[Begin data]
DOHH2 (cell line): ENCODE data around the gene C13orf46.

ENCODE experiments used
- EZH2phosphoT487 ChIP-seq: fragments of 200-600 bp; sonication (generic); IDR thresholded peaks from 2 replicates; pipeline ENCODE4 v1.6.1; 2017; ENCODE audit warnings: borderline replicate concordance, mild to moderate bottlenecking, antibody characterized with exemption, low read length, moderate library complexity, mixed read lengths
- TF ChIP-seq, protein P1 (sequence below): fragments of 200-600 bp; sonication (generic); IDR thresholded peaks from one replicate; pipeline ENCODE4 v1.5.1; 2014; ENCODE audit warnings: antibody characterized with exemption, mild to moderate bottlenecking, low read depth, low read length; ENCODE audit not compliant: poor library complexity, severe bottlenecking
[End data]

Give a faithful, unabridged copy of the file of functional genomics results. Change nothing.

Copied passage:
DOHH2 (cell line): ENCODE data around the gene C13orf46.

ENCODE experiments used
- EZH2phosphoT487 ChIP-seq: fragments of 200-600 bp; sonication (generic); IDR thresholded peaks from 2 replicates; pipeline ENCODE4 v1.6.1; 2017; ENCODE audit warnings: borderline replicate concordance, mild to moderate bottlenecking, antibody characterized with exemption, low read length, moderate library complexity, mixed read lengths
- TF ChIP-seq, protein P1 (sequence below): fragments of 200-600 bp; sonication (generic); IDR thresholded peaks from one replicate; pipeline ENCODE4 v1.5.1; 2014; ENCODE audit warnings: antibody characterized with exemption, mild to moderate bottlenecking, low read depth, low read length; ENCODE audit not compliant: poor library complexity, severe bottlenecking